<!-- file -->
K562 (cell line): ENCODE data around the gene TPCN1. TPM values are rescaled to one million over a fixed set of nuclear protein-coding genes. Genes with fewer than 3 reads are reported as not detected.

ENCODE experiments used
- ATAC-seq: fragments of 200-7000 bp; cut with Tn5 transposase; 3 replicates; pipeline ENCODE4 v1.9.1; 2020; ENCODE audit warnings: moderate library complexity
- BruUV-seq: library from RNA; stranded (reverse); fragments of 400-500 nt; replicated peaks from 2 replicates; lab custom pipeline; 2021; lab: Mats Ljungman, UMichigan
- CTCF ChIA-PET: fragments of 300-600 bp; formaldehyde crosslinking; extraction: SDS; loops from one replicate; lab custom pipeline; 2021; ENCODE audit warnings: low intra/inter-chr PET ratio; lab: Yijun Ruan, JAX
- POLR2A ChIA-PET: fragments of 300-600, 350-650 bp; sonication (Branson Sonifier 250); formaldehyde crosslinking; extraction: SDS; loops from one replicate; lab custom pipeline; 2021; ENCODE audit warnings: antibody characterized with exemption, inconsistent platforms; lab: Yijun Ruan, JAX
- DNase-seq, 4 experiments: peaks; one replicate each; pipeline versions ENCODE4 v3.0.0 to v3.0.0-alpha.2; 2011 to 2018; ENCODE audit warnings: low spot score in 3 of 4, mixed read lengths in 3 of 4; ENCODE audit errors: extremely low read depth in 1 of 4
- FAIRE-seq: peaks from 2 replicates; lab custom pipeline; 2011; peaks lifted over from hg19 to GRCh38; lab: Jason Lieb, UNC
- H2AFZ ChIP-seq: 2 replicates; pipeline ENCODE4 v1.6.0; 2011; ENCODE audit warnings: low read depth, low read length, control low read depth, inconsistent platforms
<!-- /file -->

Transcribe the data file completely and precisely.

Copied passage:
K562 (cell line): ENCODE data around the gene TPCN1. TPM values are rescaled to one million over a fixed set of nuclear protein-coding genes. Genes with fewer than 3 reads are reported as not detected.

ENCODE experiments used
- ATAC-seq: fragments of 200-7000 bp; cut with Tn5 transposase; 3 replicates; pipeline ENCODE4 v1.9.1; 2020; ENCODE audit warnings: moderate library complexity
- BruUV-seq: library from RNA; stranded (reverse); fragments of 400-500 nt; replicated peaks from 2 replicates; lab custom pipeline; 2021; lab: Mats Ljungman, UMichigan
- CTCF ChIA-PET: fragments of 300-600 bp; formaldehyde crosslinking; extraction: SDS; loops from one replicate; lab custom pipeline; 2021; ENCODE audit warnings: low intra/inter-chr PET ratio; lab: Yijun Ruan, JAX
- POLR2A ChIA-PET: fragments of 300-600, 350-650 bp; sonication (Branson Sonifier 250); formaldehyde crosslinking; extraction: SDS; loops from one replicate; lab custom pipeline; 2021; ENCODE audit warnings: antibody characterized with exemption, inconsistent platforms; lab: Yijun Ruan, JAX
- DNase-seq, 4 experiments: peaks; one replicate each; pipeline versions ENCODE4 v3.0.0 to v3.0.0-alpha.2; 2011 to 2018; ENCODE audit warnings: low spot score in 3 of 4, mixed read lengths in 3 of 4; ENCODE audit errors: extremely low read depth in 1 of 4
- FAIRE-seq: peaks from 2 replicates; lab custom pipeline; 2011; peaks lifted over from hg19 to GRCh38; lab: Jason Lieb, UNC
- H2AFZ ChIP-seq: 2 replicates; pipeline ENCODE4 v1.6.0; 2011; ENCODE audit warnings: low read depth, low read length, control low read depth, inconsistent platforms